Okay, this is not a regular review, it’s a cool review. Also, it’s a short story but I had to review it, because of feelings! In this unusual review, I’d like to talk about is Migrating Bird by Elif Shafak from the short story anthology Reader, I Married Him. RIMH is edited by Tracy Chevalier and is a hodgepodge of short stories from some of literature’s best female authors, (so naturally I had never heard of 3/4 of these writers, a true story) who write stories that are inspired by the infamous line, reader, I married him from Charlotte Bronte’s Jane Eyre. Being the book addict that I am, I have not read Jane Eyre, partially because it’s a classic and I don’t often find myself inclined to read classic books, because more often than not they turn into a mess like Moby Dick. I do want to read Jane Eyre one day soon, but that is a list for another day.
I absolutely adore Elif Shafak. Hands down, no questions asked, Elif is my favorite adult fiction author, and one of my favorite authors in general. I’ve rated all her novels (at least the ones I’ve read so far) five stars, and I will read anything that woman writes. Seriously, Elif Shafak is amazing. Thus I had expectations. But then again, short stories are hard when they aren’t attached to some long piece of literature in which case one already knows the character and has an emotional attachment. I gave this a rating of 4 stars because I am a cesspit of bitterness.
IF YOU WISH TO READ THE SHORT STORY THERE WILL BE SPOILERS. OTHERWISE, READ IT. YOU DO YOU BOO.
So Mihrimah thoughts. On a complete side note, this is based on a pun my friend and I created. But I just realized that this would have been the perfect, and I mean perfect pun opener for my review of Elif Shafak’s The Architect’s Apprentice because one of the characters was Mihrimah Sultan. Missed opportunity and I’m so upset I just realized this epic pun.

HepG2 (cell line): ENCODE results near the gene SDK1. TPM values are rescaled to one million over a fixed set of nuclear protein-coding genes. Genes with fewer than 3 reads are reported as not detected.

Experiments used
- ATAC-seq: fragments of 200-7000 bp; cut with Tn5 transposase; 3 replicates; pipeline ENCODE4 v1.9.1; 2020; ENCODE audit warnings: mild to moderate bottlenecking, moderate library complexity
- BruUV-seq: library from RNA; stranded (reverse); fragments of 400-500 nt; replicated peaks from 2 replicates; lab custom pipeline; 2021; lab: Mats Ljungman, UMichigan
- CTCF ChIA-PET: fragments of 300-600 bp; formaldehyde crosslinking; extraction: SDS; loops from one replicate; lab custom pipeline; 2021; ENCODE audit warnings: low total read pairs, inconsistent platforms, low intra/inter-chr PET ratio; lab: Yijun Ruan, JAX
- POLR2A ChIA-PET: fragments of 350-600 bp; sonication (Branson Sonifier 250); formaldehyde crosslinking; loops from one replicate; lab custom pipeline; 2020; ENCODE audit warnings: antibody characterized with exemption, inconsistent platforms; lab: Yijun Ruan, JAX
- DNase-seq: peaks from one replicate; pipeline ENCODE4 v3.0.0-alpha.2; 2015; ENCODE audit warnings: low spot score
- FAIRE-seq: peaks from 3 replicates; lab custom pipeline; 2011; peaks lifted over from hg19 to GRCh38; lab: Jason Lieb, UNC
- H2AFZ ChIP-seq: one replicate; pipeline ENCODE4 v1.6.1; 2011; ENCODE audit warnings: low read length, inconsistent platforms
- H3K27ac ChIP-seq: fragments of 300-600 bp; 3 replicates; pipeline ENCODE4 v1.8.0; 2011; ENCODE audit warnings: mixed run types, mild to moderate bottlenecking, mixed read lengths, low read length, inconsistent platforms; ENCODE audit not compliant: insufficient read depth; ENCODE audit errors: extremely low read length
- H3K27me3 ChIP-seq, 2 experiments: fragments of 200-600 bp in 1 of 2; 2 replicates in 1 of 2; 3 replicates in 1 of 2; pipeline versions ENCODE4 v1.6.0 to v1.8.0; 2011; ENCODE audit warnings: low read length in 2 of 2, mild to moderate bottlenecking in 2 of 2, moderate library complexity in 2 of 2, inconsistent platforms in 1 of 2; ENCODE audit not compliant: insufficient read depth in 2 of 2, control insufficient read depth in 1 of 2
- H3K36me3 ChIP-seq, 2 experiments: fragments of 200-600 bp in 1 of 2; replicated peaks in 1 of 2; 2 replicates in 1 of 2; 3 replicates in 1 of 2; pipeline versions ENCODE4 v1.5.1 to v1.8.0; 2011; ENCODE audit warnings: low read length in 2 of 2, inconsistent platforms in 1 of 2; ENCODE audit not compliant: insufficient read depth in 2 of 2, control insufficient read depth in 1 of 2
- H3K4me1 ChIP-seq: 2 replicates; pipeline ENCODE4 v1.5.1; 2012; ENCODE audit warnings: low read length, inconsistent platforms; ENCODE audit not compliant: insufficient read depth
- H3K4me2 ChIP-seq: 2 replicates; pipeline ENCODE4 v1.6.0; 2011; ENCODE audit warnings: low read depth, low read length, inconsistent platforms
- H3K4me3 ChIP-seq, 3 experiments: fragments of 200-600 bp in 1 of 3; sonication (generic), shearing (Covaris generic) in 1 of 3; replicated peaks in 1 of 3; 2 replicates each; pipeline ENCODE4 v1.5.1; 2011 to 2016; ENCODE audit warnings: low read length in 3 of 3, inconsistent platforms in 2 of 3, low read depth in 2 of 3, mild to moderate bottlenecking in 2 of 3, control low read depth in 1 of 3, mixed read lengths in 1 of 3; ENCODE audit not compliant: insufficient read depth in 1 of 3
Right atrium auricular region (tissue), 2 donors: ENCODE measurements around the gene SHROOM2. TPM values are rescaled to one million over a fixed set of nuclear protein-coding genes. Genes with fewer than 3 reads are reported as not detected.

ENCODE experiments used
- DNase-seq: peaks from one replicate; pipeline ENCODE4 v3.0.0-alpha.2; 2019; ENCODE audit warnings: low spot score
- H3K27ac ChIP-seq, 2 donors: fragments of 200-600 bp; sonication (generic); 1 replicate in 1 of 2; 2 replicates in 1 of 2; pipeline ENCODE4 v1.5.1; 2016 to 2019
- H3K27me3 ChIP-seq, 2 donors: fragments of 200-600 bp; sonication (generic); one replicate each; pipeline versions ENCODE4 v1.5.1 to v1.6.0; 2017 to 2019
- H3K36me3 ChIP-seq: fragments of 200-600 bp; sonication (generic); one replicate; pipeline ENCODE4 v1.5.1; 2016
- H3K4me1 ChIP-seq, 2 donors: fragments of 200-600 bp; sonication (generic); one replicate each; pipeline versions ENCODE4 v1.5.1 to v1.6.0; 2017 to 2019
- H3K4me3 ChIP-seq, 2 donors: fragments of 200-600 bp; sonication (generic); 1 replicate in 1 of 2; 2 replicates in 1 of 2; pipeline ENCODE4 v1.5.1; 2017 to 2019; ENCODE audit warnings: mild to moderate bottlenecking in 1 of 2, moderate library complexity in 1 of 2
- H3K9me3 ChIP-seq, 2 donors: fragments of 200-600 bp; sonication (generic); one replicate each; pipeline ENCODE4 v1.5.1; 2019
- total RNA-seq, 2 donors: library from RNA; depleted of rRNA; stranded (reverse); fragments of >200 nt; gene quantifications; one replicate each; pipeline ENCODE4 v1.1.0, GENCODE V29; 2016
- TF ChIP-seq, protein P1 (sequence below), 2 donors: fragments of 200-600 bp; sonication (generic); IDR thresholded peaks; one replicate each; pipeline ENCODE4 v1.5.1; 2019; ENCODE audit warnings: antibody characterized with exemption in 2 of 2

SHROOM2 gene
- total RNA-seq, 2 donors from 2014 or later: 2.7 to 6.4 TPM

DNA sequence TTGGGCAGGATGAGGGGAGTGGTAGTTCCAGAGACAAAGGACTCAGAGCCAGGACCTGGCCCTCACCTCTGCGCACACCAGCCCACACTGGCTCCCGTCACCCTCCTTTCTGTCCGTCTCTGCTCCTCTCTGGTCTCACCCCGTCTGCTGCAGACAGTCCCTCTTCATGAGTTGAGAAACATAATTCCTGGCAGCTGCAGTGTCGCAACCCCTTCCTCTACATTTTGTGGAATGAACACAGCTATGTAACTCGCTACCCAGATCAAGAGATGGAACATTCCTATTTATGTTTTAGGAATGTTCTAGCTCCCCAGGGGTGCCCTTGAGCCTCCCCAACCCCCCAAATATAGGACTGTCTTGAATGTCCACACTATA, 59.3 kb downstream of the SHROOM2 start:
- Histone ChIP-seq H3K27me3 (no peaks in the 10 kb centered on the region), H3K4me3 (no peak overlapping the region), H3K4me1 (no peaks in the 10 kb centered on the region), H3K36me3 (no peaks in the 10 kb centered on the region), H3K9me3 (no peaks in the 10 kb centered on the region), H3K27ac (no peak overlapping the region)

This book should be titled, Reader, I almost married him. Or Reader, I wanted to marry him but he was a jerk and didn’t have the same feelings. Basically, this book was very true to Elif Shafak’s approach to happy endings. They simply don’t exist!
I appreciate that Elif doesn’t try to do bullshit endings, but that ending felt like I was being bullshitted. Ironic, right?
I didn’t read any of the other stories in this collection, but when you see a title like Reader, I Married Him, it gives you certain expectations. For example, you would expect every story to end up with the couple getting married, or engaged at the very least. You expect a happy ending. But, naturally, we don’t get all of that in Migrating Bird.
MB follows a young female Turkish University Student by the name of Ayla. The entirety of the story is like a total of 11 pages, yet it still packs a very emotional punch for reasons explained above. I really could have used an entire 400-page novel that developed Ayla as a character, and the plot. Ayla lives at home with her parents and sister and attends the local university. Ayla’s parents are quite religious, they pray, wear headscarves, they don’t drink, or even have a television.
Then we have Gerard, the Dutch exchange student, who is Ayla’s love interest. Gerard is Christian, which seeing as Ayla’s family is Muslim, you can already see a problem. At first, Ayla is very cautious of Gerard, despite his friendly attempts, that include some badly pronounced Turkish, and a hand shake. Due to her status as an unmarried young woman, she is not allowed to be touched until she is married or something, it wasn’t inherently clear to me. But as time goes on she starts opening up and falling in love with him, despite their cultural and religious differences, then her sister finds out, and threatens to tell their parents, who would be very angry. Apparently, their father is very harsh and stern, though we never meet him in the story, or get to know why he is like this, other than he had a realization and totally changed back some years previous to this story. I also, believe that the relationship between Ayla and Gerard could have been explored more, I felt as if one moment she didn’t like him, and the next she was in love with him, and it felt like a rough transition, now I get that writing short stories is tough, and she had a limited time, but I personally would like that bit flushed out more.
When I read the last page, I was internally screaming, THAT CANNOT SIMPLY BE THE END? PLEASE TELL ME HE COMES BACK AND THEY GET MARRIED AND EVERYTHING IS OKAY? But no, it ends, and Gerard never comes back.
Okay, Gerard wasn’t my favorite ES love interest, because that will forever and always be Aziz from The Forty Rules of Love (*sobs dramatically*) but I want Ayla to be happy. This was my least favorite Elif Shafak piece of fiction, but it was still quite good. If you like Elif, I’d recommend you pick this up, and if you have read Jane Eyre, you might like the rest of collection. But if you are new to Elif Shafak by all means, please start with one of her other books, they are better. Don’t know where to start? Don’t worry, I have you covered, just check my Guide to Elif Shafak. Yes, more links! My best friend tells me, I am basically DJ Khaled when it comes to promotion, but I disagree because I would never name my son Asahd because it’s too close to the President of Syria.
Petyr Baeish Books © 2017 by Tova Portmann-Bown